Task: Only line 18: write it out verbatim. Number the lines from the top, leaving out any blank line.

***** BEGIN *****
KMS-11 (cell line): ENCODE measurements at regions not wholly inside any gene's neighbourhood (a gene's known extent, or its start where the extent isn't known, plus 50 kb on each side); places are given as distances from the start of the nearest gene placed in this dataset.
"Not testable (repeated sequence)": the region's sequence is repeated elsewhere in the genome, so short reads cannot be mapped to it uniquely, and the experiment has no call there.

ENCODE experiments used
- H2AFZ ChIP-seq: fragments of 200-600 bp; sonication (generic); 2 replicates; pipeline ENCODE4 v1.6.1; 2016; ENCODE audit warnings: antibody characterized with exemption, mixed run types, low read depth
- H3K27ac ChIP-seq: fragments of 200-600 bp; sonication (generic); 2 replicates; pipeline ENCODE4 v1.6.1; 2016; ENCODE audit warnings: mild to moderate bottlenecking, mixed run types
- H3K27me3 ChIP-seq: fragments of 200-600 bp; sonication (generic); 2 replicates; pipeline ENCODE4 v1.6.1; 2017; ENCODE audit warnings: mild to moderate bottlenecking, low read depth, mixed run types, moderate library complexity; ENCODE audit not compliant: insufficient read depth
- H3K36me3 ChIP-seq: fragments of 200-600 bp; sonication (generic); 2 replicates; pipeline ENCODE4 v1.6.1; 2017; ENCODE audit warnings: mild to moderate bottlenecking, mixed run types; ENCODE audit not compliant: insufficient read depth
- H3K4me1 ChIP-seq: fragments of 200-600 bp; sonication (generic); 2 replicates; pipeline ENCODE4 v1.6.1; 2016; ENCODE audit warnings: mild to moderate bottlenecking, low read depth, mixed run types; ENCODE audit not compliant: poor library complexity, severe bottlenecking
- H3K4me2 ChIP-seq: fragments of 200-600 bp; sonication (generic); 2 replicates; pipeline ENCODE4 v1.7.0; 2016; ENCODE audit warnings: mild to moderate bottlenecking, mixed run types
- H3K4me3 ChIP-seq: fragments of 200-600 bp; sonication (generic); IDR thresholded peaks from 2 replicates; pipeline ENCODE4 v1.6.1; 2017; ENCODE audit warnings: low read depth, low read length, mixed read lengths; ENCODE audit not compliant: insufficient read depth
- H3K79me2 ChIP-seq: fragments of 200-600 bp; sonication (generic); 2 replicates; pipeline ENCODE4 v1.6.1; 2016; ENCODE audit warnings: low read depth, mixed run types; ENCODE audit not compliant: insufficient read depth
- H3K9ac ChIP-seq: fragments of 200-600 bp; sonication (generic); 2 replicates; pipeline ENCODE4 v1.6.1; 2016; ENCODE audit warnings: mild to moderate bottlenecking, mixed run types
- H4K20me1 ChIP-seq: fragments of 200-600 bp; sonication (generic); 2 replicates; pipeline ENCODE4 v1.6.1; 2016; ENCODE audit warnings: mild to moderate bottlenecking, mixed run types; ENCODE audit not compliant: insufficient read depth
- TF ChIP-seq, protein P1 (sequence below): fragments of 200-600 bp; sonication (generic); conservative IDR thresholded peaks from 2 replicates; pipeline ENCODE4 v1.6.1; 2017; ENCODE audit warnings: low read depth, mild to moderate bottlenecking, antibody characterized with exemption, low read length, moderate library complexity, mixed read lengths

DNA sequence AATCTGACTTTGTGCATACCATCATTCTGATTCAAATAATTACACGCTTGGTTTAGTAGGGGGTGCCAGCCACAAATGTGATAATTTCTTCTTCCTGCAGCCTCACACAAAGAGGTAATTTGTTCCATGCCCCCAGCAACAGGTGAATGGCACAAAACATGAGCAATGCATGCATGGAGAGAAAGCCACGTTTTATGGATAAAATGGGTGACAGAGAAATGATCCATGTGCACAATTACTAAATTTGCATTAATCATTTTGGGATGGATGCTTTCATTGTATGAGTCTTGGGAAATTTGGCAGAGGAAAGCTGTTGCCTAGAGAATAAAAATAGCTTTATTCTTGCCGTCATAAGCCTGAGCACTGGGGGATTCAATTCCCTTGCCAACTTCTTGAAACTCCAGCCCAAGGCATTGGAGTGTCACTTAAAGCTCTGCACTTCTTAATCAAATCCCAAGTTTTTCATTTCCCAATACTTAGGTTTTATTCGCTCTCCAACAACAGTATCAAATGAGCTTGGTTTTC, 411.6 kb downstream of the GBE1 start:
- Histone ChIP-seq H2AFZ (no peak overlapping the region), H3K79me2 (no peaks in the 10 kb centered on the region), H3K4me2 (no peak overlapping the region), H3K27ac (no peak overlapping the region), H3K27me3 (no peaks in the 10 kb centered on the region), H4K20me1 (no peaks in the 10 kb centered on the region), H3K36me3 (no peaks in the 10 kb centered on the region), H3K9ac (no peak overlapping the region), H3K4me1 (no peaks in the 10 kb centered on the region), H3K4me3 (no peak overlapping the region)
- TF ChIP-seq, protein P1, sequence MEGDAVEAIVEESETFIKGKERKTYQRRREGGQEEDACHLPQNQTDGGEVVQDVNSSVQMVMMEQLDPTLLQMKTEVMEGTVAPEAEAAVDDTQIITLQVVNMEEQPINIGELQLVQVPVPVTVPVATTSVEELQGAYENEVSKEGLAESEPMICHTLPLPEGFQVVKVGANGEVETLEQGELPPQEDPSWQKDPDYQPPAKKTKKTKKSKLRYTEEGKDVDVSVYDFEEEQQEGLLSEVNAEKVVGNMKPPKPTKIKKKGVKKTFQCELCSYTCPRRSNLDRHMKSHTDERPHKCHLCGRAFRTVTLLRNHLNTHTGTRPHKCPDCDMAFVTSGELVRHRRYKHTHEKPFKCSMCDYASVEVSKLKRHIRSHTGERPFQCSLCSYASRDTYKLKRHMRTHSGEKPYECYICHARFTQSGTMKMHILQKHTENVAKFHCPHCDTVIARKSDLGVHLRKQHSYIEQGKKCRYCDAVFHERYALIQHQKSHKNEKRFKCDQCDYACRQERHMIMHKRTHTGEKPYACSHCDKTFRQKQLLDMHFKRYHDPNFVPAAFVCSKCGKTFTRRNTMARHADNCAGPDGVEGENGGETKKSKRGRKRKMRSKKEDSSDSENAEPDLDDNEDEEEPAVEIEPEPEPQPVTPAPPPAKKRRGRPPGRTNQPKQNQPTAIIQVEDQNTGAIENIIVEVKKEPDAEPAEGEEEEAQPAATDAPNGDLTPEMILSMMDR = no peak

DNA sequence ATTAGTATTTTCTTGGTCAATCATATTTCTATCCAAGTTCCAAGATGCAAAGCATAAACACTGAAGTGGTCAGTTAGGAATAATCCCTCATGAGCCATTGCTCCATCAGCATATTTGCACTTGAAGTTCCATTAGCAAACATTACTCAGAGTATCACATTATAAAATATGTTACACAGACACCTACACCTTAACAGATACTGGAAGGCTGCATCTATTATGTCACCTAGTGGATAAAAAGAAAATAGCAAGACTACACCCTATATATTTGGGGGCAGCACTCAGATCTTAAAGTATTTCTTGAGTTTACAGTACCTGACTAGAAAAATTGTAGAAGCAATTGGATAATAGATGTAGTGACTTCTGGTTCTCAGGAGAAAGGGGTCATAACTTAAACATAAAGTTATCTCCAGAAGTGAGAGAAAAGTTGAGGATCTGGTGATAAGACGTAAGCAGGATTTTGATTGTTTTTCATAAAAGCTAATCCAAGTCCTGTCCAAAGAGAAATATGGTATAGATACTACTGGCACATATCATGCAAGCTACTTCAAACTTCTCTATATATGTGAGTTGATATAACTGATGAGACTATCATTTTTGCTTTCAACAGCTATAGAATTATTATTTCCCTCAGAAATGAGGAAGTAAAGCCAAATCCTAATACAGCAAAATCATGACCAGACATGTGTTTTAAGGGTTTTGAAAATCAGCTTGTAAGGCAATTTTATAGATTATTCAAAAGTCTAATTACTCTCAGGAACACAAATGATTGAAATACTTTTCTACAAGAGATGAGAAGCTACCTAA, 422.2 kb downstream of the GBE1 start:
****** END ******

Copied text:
DNA sequence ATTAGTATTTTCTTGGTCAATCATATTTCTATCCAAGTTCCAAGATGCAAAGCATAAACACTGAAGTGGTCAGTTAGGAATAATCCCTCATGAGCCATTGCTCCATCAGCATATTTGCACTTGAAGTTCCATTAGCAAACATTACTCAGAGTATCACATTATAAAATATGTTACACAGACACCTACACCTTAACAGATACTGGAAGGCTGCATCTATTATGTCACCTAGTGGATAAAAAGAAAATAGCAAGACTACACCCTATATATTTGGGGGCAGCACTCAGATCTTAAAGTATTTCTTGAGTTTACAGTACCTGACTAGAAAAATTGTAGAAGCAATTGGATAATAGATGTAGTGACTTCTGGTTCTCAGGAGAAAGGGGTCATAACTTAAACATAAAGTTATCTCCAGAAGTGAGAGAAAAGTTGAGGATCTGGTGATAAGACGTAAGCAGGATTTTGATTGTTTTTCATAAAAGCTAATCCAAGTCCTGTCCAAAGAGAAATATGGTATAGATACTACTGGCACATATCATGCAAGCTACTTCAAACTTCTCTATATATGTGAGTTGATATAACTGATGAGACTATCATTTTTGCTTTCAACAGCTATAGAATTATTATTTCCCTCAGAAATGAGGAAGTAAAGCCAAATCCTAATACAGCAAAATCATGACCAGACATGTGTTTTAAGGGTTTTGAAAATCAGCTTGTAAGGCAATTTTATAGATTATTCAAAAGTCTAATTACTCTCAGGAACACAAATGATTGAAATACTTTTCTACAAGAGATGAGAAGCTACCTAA, 422.2 kb downstream of the GBE1 start: